As the waters submerged her village’s ancestral shrine, Yu Jingyu and her family put their chickens upstairs and fled to the upper floor of their neighbour’s taller house. In the bamboo-clad hills of Yingde, in the southern province of Guangdong, locals say these are the worst floods they have ever seen. The nearby river has risen to its highest level since records began in 1951. “Everything is gone,” says Ms Yu, cradling her baby.
Yet there have been no reported deaths in Yingde in June and July, despite the severity of the flooding. This is telling. Between 1990 and 1999, there were more than 1,000 deaths across China from flooding and landslides every year and, in three of those years, more than 3,000. Since 2011 the toll has topped 1,000 only twice. Data are imperfect and the government tries to hide its failures. But experts agree that the downward trend in deaths from flooding is clear, even though overall levels of precipitation have remained steady and, for the past three years at least, there have been more “intense rain events”.
There are a few reasons for this. First, the Communist Party has spent lavishly to respond to emergencies, especially since a devastating earthquake in 2008, says Scott Moore of the University of Pennsylvania. “High-profile disasters were perceived as being significant challenges to the Party’s ability to protect the people, which of course it claims to do,” he says. Political pressure means disaster response has become one of the few areas where government departments work well together, he says. Rescue efforts by heroic officials and soldiers also provide good propaganda.
The government has got much better at moving people to safety. In 2020’s rainy season, 4.7m people were evacuated from floods, nearly 50% more than the average of the previous five years. More accurate weather forecasts and fast communications are crucial. Villagers in Yingde were warned on WeChat, a ubiquitous messaging app, that a flood was coming and they should be ready to flee.
The thousands of dams and dykes built over the past few decades are also life-savers. So many of them block China’s big rivers that officials are running out of good sites to build new ones. The infrastructure came with huge costs in concrete, forced resettlement and damage to the environment. But officials can now protect big cities by holding floodwaters upstream and staggering their release. Not everyone benefits. “The logic is to protect more populated regions,” says Ma Jun, an environmentalist. “But this may induce a cost upstream.” In Yingde some grumbled that their villages were used as a reservoir to protect Guangzhou, a city downriver.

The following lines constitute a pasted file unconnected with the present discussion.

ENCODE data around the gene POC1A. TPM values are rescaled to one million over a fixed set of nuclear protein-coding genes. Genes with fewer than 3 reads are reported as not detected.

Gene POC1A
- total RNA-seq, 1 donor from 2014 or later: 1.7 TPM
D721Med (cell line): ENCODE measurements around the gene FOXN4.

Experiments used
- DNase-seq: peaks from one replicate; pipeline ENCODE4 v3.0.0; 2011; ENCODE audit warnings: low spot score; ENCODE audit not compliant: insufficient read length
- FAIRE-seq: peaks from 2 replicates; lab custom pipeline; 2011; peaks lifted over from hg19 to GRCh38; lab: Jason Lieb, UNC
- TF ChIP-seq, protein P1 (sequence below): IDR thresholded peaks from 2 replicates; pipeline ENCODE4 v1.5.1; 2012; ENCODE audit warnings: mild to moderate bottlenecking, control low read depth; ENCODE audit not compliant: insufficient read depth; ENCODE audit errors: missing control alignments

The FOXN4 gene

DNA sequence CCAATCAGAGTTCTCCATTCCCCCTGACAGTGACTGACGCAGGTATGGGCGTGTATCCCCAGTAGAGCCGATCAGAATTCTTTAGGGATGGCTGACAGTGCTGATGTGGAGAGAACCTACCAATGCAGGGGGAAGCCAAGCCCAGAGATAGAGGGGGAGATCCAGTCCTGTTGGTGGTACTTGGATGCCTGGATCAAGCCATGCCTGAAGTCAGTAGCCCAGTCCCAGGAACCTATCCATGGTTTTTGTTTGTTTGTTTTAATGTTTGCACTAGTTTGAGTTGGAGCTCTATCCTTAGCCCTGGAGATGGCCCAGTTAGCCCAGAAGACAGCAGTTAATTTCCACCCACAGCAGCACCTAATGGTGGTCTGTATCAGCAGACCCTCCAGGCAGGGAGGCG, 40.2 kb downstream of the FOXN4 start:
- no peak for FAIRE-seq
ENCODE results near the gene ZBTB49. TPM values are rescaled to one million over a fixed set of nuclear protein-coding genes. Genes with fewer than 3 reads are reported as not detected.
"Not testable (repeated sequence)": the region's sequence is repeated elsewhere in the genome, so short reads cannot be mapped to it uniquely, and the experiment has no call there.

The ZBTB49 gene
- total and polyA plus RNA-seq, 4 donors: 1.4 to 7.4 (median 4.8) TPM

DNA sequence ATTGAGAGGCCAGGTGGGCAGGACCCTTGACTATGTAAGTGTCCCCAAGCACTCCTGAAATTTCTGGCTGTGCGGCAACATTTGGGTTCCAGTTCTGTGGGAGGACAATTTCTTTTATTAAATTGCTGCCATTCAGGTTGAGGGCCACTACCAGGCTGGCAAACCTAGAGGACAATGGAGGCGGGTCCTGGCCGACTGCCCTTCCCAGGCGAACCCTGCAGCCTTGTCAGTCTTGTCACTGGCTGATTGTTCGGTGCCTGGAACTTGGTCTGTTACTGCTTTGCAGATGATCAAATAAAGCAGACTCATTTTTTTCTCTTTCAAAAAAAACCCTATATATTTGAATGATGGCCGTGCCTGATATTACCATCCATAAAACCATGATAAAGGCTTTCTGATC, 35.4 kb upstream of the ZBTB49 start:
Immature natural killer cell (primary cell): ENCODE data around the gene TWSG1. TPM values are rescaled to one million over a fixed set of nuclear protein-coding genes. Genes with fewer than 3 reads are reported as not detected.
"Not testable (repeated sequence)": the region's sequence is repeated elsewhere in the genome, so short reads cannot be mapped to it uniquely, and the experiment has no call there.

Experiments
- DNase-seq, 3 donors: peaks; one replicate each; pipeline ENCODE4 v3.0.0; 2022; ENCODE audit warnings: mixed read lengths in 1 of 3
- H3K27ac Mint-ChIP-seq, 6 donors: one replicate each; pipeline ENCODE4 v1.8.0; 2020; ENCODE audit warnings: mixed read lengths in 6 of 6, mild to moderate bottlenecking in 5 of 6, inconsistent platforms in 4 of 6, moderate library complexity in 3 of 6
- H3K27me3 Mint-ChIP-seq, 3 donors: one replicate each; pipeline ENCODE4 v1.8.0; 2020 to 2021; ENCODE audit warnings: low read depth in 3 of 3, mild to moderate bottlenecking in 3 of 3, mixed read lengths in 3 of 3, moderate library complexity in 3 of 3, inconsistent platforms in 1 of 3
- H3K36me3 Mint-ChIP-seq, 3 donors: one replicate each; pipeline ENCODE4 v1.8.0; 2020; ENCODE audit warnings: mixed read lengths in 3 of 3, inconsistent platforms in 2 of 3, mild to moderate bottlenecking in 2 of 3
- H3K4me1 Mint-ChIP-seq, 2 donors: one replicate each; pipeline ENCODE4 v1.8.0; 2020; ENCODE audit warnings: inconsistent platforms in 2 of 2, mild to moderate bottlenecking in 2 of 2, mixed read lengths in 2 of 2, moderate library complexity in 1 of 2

Despite lower death tolls, China’s age-old battle against floods is likely to get harder as extreme weather becomes more common. China is “probably the most exposed of any large country or economy” to climate risks, says Mr Moore. For one thing, river dams do not protect against rising sea levels. More investment in building sea walls will be needed, he says.
Upstream dams do not help much if enough rain falls directly on cities, overwhelming storm drains and sewers. Making cities more absorbent with parks and wetlands can help. China has invested billions of yuan in creating such “sponge cities”. But even these struggle to cope if rains are too intense, says Faith Chan of the University of Nottingham in Ningbo. Floods that killed around 400 last year in Zhengzhou, a showcase sponge city, came after a year’s worth of rain fell in three days.
And although China has reduced deaths from rising waters, it is poorly prepared for the economic damage that they bring. Floods in 2021 caused $23bn in losses, second only to Europe. Only 10% of those losses were insured, according to estimates by Swiss Re, a reinsurance firm. In Europe, in contrast, 32% of losses from floods were insured last year.
Ms Yu and others in Yingde say the floods have cost them tens of thousands of yuan. Most make around 3,000 yuan ($440) a month and few have insurance. What they do possess is the stoicism of the ages in the face of tragedy. “If there’s rice we’ll eat rice,” says one. “And if there’s just porridge, then we’ll eat porridge.” ■